In this week’s Community Pool, we noticed lots of you asking about how to grow traffic to your blogs. Participating…
In this week’s Community Pool, we noticed lots of you asking about how to grow traffic to your blogs. Participating in the Community Pool is a great first step, along with commenting on others’ blogs. Another way is letting your social networks know what you’re writing about, which WordPress.com lets you do easily with Publicize.
Elizabeth is going to be taking a wide-angle look at promoting your blog on social networks tomorrow, so today we thought we’d focus on one platform that seems to confound many people: Twitter. To tweet or not to tweet?
I often talk to bloggers who are reluctant to join the Twitterverse:
“I don’t have time to keep up with another thing.”
“I don’t care what people are having for lunch.”
“It seems like a giant waste of time.”
On one hand, these are legitimate complaints. It is yet another password to remember, there are lots of people talking about their lunches, and you can get sucked in and end up wondering where those three hours of your life went.
(Hint: you were probably following the #famousmoviesrenamedforcandy hashtag.)
(Like “Zero Dark Chocolate Thirty.”)
On the other, it can be a really effective and efficient way to make connections that you wouldn’t otherwise make. You can follow — and converse — with bigwigs in your field, along with lots of other folks dedicated to the same things you are. You’ll read posts and find links to information that will inform and inspire, and can stay on the pulse of your issues.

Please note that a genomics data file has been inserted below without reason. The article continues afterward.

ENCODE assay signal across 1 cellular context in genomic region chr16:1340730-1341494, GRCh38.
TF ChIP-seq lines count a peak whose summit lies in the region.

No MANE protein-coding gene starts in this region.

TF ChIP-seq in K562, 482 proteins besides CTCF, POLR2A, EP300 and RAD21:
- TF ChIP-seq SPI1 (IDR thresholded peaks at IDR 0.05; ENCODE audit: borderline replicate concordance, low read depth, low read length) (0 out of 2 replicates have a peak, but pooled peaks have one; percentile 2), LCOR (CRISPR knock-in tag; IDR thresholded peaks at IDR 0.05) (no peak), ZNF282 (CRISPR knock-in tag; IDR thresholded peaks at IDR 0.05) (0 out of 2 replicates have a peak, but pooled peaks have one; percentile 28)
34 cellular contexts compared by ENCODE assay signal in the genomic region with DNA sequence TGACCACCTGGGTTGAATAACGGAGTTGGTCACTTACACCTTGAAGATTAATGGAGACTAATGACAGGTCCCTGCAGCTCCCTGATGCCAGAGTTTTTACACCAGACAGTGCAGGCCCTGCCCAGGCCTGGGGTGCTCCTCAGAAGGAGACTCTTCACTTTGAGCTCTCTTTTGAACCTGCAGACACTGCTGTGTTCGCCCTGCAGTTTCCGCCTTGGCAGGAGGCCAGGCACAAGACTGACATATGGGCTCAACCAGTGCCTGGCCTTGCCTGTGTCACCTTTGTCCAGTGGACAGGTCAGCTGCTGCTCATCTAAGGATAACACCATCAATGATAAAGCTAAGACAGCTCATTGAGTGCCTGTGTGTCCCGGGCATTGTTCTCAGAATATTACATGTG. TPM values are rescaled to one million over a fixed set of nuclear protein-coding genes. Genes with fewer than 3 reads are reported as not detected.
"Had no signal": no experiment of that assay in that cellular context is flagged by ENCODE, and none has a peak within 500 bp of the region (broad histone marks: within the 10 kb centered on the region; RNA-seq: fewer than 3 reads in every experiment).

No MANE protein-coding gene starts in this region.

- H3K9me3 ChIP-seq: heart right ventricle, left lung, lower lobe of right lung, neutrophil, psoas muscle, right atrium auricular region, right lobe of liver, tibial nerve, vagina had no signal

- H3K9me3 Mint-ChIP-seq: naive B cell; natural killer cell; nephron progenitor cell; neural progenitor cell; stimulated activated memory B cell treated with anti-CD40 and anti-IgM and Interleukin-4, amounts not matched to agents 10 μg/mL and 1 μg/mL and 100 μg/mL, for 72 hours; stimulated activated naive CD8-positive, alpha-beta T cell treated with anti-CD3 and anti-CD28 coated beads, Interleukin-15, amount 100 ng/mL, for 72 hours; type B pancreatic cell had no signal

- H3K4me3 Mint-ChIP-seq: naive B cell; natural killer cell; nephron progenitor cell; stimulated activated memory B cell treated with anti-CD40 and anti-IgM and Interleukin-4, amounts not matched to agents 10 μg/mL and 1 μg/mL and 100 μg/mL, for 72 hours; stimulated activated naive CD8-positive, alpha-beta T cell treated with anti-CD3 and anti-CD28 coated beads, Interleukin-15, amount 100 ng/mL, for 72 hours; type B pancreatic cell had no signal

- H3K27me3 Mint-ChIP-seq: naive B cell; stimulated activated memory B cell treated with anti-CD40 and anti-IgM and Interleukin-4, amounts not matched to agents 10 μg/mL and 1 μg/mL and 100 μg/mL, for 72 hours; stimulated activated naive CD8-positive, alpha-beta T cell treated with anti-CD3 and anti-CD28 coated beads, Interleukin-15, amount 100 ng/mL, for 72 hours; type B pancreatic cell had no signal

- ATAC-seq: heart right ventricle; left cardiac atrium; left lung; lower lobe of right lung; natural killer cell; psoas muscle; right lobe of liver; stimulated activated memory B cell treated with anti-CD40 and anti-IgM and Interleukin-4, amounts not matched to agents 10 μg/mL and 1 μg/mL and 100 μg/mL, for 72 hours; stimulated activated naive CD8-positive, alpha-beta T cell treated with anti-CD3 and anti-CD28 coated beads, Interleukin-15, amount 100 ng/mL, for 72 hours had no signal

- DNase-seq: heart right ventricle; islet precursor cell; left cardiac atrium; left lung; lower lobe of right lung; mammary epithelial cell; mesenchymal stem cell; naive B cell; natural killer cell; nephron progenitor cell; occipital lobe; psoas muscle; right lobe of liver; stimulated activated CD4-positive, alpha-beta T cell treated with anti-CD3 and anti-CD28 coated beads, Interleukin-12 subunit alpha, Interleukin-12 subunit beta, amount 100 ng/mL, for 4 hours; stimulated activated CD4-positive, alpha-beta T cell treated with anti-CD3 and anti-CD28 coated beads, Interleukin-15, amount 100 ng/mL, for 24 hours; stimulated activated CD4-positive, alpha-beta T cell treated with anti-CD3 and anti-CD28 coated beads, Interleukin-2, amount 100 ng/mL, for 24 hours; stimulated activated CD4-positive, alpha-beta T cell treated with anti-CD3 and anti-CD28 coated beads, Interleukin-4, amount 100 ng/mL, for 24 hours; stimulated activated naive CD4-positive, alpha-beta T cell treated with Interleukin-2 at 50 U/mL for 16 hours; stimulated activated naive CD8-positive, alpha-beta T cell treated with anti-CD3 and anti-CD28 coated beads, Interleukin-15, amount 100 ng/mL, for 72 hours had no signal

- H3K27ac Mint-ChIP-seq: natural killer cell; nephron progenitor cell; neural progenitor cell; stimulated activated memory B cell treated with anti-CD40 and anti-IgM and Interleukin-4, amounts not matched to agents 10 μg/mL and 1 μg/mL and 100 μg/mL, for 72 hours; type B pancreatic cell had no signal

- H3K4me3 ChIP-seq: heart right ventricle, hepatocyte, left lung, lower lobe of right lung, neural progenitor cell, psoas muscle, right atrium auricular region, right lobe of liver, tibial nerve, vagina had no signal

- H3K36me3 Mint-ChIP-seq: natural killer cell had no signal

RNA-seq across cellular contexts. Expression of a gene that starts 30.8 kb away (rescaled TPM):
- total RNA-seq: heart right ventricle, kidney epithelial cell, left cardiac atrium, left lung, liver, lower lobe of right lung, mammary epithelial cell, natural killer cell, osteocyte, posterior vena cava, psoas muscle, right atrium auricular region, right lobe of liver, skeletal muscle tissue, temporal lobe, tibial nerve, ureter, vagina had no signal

Here are some considerations for helping you decide whether to join the fray:
- It’s a medium for conversation, not just broadcasting. Yes, you can and should let people know about new posts on your blog via Twitter. But if that’s all you’re doing, you’re not going to get very far. Twitter is a place to extend the conversation, not just ply people with “Hey, Read Me!” links. If you’re not tweeting original content and engaging with others (through dialogue or by re-tweeting them), don’t bother.
- It takes time. It can be a worthwhile investment, and it doesn’t have to take a lot of time, but it does require some. You’ll need to figure out who to follow, and then make sure to interact. This doesn’t mean you need to keep your Twitter feed open on your computer all day long, but it does mean you’ll want to check in periodically to see what’s going on. No one bothers following a person who posts once every two months.
- It’s not the same as Facebook. Or Tumblr, or LinkedIn. Elizabeth will fill you in tomorrow on how these sites differ and how they’re most useful; suffice it to say that your Twitter content should be unique. If all you’re doing is auto-tweeting your Facebook status updates, you’re not really being an engaged twitizen.
The bottom line is that Twitter can be (1) a lot of fun, (2) a great place to connect with people in your areas of interest, and (3) a way to sow your blogular seeds among a larger audience. But if you’re not prepared to invest a little time, you might be better off letting it go.
Are you on Twitter? Has it been useful for growing your blog, in your career, or in another way entirely?